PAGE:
Unless brake rotors are severely warped they can be resurfaced multiple times until their thickness is below specification. Brake rotors on vehicles made by Toyota are usually unusually robust and can have life expectancies of far over 200,000 miles.

If you do need a brake job, don't "cheap out". Buy OEM pads and have the rotors turned/resurfaced. And, of course, vehicles almost never need all the brake pads replaced at the same time. Rear brake pads generally last 50% to 100% longer than front brake pads.

As much as you HATE dealers, you may need one to fix your heated seats unless you know of a good repair shop with the required diagnostic skills and technical literature. There is a very detailed diagnostic procedure for the seat heater of each Lexus model involving testing switches and electrical connector pins for voltage, resistance or continuity. Don't let anyone just start replacing components without figuring out exactly which component has failed.

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Thank you so much for the reply. I, too, am a 'reformed' Mercedes driver. It may be why I detest dealers so much!! Going to see if I REALLY need pads....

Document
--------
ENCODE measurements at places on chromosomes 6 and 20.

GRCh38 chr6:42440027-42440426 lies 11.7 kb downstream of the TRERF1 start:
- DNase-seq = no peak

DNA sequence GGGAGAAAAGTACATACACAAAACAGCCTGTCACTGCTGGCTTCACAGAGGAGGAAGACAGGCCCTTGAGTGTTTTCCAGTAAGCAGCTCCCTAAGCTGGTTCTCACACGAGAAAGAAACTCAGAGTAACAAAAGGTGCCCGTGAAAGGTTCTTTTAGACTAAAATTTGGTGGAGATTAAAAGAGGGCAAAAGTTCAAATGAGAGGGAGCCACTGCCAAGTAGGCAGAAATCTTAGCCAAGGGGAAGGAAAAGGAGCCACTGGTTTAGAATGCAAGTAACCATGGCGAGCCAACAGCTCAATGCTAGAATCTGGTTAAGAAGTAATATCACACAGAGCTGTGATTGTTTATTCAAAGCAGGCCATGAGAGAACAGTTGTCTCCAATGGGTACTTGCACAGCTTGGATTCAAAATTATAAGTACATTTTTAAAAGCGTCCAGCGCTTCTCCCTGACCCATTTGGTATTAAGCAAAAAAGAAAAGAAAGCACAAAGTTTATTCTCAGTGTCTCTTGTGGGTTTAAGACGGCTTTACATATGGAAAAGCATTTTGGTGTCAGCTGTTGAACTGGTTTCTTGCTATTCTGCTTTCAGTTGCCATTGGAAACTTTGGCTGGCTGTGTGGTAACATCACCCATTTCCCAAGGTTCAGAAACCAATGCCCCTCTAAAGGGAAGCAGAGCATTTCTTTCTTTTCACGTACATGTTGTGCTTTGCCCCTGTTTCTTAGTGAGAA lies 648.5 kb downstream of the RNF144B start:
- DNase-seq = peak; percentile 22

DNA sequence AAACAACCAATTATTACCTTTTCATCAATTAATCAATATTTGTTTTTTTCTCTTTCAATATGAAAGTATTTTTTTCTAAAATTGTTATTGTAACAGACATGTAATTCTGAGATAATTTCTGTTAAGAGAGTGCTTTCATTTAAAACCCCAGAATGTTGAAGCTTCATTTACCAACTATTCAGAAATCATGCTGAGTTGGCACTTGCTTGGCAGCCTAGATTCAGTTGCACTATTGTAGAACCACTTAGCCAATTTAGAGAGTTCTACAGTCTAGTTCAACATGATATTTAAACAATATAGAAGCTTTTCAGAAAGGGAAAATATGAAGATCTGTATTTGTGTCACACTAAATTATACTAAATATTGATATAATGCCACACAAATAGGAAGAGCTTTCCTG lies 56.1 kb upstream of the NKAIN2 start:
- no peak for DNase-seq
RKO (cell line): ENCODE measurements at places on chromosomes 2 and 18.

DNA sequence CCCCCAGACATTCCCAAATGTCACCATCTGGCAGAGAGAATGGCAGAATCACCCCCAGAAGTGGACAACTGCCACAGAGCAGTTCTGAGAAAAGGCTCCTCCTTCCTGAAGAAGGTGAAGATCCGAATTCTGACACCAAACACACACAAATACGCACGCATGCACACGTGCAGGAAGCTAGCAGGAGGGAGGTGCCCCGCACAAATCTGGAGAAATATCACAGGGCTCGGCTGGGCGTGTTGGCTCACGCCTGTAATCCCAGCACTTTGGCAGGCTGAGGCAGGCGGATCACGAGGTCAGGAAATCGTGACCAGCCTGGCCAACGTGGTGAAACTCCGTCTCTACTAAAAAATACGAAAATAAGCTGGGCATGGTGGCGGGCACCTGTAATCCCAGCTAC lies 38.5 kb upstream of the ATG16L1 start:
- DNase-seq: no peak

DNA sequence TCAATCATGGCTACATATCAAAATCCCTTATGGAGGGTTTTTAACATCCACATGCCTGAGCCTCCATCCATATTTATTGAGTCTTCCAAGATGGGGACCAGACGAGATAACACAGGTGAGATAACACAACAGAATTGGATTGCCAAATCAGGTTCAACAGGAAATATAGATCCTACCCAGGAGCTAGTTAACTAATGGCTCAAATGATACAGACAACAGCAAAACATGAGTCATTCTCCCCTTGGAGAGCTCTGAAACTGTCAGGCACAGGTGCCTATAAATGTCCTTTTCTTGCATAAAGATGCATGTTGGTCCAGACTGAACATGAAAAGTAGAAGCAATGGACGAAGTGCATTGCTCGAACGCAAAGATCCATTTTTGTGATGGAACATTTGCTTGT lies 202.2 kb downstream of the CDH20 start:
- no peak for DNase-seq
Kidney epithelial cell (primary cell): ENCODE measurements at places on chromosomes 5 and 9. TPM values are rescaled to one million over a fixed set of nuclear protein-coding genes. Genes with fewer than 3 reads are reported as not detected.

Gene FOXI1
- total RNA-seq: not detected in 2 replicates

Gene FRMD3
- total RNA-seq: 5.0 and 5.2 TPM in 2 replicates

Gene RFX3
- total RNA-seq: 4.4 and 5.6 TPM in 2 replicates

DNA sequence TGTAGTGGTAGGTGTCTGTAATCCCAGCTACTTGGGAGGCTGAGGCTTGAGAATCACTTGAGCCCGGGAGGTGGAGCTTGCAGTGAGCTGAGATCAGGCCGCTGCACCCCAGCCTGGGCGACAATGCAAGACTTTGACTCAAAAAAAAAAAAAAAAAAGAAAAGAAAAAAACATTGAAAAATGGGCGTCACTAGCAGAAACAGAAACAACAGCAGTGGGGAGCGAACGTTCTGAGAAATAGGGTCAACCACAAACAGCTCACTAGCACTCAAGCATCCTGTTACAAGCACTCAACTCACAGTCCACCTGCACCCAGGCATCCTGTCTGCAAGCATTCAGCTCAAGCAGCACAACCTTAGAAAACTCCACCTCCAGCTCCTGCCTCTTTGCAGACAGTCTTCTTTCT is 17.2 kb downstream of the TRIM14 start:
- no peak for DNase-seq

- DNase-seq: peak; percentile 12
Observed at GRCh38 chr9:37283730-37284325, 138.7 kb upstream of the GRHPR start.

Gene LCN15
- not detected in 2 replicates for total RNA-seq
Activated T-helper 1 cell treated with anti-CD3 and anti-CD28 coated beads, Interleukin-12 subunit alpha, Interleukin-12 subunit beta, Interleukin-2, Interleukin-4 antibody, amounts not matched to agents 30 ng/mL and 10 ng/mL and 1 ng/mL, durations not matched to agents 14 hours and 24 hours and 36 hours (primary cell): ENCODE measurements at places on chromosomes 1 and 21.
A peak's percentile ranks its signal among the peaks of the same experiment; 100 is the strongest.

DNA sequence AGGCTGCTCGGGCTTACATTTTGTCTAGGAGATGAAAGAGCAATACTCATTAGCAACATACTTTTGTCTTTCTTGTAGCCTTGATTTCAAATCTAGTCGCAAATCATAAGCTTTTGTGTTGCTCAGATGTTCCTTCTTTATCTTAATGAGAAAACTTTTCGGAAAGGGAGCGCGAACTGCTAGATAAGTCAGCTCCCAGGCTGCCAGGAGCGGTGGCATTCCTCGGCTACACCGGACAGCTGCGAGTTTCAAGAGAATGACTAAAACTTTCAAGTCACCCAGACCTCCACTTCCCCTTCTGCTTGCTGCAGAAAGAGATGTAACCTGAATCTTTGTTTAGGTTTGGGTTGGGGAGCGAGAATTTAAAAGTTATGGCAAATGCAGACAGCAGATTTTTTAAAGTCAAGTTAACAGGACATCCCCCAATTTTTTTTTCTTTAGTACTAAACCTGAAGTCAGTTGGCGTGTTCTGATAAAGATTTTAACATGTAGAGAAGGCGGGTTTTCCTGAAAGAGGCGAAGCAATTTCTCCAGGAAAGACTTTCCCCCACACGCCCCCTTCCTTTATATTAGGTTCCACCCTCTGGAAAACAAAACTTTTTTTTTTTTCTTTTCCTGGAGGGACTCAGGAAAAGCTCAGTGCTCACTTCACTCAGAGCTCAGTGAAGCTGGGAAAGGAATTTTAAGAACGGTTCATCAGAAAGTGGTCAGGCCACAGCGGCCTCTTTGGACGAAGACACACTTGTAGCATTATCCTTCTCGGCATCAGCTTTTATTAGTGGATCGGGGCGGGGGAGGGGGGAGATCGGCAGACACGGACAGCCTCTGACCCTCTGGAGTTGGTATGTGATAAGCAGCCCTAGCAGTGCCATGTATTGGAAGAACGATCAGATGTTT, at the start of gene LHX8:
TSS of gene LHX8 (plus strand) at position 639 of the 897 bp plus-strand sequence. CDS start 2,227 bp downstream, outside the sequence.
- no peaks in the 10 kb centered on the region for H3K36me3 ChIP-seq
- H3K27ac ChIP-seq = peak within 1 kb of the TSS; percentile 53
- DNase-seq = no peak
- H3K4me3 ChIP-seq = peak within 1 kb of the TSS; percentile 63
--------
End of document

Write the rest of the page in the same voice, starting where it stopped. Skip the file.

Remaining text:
Amanda

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Hi, Thanks for sharing info. Where did you buy those A.R.T. cryogenically frozen slotted rotors from? how much were they?

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1 minute ago, Hasanak86 said:

Hi, Thanks for sharing info. Where did you buy those A.R.T. cryogenically frozen slotted rotors from? how much were they?

Hi, Thanks for sharing info. Where did you buy those A.R.T. cryogenically frozen slotted rotors from? how much were they?

On 8/12/2009 at 8:36 PM, Jim_Chow said:

Don't bother resurfacing rotors. BTW, it's usually not the rotor that warps. Rather, it's an uneven depositing of brake pad material on the rotor from an improper break-in process. To properly break-in new pads/rotors, you are supposed to pre-warm the rotor (very easy braking a few times), then accelerate to 60-70mph fast, brake hard (not so hard that the ABS kicks in, but almost as hard) down to 5mph, immediately accelerate back to 60, brake hard again down to 5. Do this 3-4x. Now drive easy for 10 min or so w/o using brakes at all. Then repeat the sequence once more, drive home (trying not to use the brakes), park in the garage (don't use the e-brake!), let sit overnight. The break-in process burns off the deposits on new pads and deposits pad material evenly on the rotor. Stoptech has a good description of what really happens...